It was whilst living on the shores of this lagoon that I received a very extraordinary commission from a neighbouring tribe. Not long after my arrival I heard a curious legend, to the effect that away on the other side of the lagoon there was an "evil spirit" infesting the waters, which terrified the women when they went down to fill their skins. Well, naturally enough, the fame of the white man and his doings soon got abroad in that country, and I was one day invited by the tribe in question to go and rid them of the evil spirit. Accordingly, accompanied by Yamba, and leaving Bruno to look after our helpless companion, we set off in response to the invitation, and in a few days reached the camp of the blacks who had sent for me. The lagoon was here surrounded by a finely-wooded country, slightly mountainous. Perhaps I ought to have stated that I had already gleaned from the mail-men, or runners, who had been sent with the message, that the waters of the lagoon in the vicinity of the camp had long been disturbed by some huge fish or monster, whose vagaries were a constant source of terror. The dreaded creature would come quite close inshore, and then endeavour to "spear" the women with what was described as a long weapon carried in its mouth. This, then, was the evil spirit of the lagoon, and I confess it puzzled me greatly. I thought it probable that it was merely a large fish which had descended in a rain-cloud among countless millions of others of smaller species. I looked upon the commission, however, as a good opportunity for displaying my powers and impressing the natives in that country-I always had the utmost confidence in myself. Before setting out I had spent some little time in completing my preparations for the capture of the strange monster.

The very afternoon I arrived I went down to the shores of the lagoon with all the natives, and had not long to wait before I beheld what was apparently a huge fish careering wildly and erratically hither and thither in the water. On seeing it the natives appeared tremendously excited, and they danced and yelled, hoping thereby to drive the creature away. My first move was in the nature of an experiment-merely with the object of getting a better view of the monster. I endeavoured to angle for it with a hook made out of a large piece of sharpened bone. I then produced large nets made out of strips of green hide and stringy-bark rope. Placing these on the shores of the lagoon, I directed Yamba to build a little bark canoe just big enough to hold her and me.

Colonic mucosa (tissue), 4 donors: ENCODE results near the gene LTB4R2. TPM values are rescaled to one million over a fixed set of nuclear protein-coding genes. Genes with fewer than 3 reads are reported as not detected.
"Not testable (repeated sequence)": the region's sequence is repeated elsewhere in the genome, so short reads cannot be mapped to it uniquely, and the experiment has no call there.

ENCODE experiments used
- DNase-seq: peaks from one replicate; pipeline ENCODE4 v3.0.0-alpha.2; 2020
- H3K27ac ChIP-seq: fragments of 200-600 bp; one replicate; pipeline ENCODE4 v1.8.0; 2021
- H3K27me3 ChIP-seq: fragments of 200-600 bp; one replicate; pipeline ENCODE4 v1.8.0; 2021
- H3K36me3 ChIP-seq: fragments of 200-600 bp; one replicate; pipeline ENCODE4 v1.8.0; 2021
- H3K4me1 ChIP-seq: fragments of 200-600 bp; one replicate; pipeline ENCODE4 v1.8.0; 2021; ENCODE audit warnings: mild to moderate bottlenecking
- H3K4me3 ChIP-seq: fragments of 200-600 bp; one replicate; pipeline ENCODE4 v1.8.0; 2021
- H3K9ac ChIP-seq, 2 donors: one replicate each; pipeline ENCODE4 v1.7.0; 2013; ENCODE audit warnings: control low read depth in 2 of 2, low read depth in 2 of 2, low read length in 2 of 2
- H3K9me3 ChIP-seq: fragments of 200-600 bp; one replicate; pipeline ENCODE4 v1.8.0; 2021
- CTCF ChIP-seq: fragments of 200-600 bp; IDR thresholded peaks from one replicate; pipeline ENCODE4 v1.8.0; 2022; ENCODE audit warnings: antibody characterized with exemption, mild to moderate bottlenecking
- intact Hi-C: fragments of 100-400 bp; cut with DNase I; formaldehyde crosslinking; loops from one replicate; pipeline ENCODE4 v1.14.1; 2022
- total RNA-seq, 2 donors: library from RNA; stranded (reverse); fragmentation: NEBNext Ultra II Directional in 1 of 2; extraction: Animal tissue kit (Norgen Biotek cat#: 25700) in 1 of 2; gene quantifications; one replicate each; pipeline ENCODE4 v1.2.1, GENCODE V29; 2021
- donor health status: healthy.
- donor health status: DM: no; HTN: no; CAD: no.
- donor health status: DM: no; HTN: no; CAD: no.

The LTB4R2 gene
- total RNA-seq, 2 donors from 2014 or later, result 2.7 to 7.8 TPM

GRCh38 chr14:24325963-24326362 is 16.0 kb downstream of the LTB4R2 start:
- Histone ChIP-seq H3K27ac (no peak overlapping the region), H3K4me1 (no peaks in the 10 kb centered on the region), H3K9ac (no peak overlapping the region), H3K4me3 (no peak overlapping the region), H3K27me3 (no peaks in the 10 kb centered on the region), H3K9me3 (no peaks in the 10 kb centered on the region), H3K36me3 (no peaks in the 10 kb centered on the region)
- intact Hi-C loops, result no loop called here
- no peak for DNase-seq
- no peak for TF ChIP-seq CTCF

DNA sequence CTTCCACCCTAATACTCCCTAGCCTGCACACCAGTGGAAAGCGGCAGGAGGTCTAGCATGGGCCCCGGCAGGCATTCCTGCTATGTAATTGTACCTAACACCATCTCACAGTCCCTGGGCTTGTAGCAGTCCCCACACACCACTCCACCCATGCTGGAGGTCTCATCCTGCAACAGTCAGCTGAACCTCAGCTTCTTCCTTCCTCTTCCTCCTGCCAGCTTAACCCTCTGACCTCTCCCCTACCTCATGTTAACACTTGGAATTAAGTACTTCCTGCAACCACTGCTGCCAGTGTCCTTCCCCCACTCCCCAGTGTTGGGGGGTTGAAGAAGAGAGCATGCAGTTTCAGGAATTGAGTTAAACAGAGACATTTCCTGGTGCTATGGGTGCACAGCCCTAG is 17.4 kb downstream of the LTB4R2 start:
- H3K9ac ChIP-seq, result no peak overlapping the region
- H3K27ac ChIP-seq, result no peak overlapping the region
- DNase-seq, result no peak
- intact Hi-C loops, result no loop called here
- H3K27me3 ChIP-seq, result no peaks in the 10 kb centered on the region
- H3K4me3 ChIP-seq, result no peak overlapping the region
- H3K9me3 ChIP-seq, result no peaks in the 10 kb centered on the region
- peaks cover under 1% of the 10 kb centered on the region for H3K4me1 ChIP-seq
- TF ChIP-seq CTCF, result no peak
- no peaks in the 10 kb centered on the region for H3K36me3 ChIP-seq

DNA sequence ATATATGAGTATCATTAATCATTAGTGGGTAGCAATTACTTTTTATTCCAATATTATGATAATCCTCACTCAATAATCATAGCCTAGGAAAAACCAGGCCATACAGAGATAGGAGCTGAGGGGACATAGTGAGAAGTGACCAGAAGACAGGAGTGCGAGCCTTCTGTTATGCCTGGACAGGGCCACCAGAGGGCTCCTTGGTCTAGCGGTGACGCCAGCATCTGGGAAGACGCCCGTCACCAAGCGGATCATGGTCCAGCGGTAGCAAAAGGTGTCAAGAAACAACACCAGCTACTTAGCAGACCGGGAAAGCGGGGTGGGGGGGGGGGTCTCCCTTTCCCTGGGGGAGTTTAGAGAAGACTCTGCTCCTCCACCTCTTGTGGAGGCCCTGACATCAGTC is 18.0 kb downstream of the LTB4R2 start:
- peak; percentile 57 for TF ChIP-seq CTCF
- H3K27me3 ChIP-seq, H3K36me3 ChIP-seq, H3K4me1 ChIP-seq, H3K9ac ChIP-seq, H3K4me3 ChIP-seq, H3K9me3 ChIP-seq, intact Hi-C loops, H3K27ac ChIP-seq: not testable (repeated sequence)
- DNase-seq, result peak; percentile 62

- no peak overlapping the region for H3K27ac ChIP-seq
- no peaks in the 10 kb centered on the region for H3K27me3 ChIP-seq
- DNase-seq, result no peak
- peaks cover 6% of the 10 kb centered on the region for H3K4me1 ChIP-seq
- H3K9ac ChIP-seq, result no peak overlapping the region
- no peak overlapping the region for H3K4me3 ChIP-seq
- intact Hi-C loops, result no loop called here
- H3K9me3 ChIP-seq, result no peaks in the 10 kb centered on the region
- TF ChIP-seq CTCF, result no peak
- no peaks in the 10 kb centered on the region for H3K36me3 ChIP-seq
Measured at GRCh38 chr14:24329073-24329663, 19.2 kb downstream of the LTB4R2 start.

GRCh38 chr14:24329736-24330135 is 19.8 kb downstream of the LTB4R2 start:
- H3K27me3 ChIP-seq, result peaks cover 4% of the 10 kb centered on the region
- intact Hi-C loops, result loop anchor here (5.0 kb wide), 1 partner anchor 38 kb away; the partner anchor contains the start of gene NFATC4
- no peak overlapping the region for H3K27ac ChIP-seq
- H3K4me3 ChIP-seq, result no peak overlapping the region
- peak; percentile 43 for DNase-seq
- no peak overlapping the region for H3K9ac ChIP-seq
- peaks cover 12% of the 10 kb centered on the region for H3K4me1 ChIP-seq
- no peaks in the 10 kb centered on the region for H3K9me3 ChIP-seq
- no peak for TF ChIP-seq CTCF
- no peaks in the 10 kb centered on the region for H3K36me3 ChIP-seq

At length we embarked and paddled out a few hundred yards, when we threw the net overboard. It had previously been weighted, and now floated so that it promptly expanded to its utmost capacity. No sooner had we done this than the invisible monster charged down upon us, making a tremendous commotion in the water. Neither Yamba nor I waited for the coming impact, but threw ourselves overboard just as the creature's white sawlike weapon showed itself close to the surface only a few yards away. We heard a crash, and then, looking backward as we swam, saw that the long snout of the fish had actually pierced both sides of the canoe, whilst his body was evidently entangled in the meshes of the net. So desperate had been the charge that our little craft was now actually a serious encumbrance to the monster. It struggled madly to free itself, leaping almost clear of the water and lashing the placid lagoon into a perfect ma?lstrom.

Several times the canoe was lifted high out of the water; and then the fish would try to drag it underneath, but was prevented by its great buoyancy. In the meantime Yamba and I swam safely ashore, and watched the struggles of the "evil spirit" from the shore, among a crowd of frantic natives.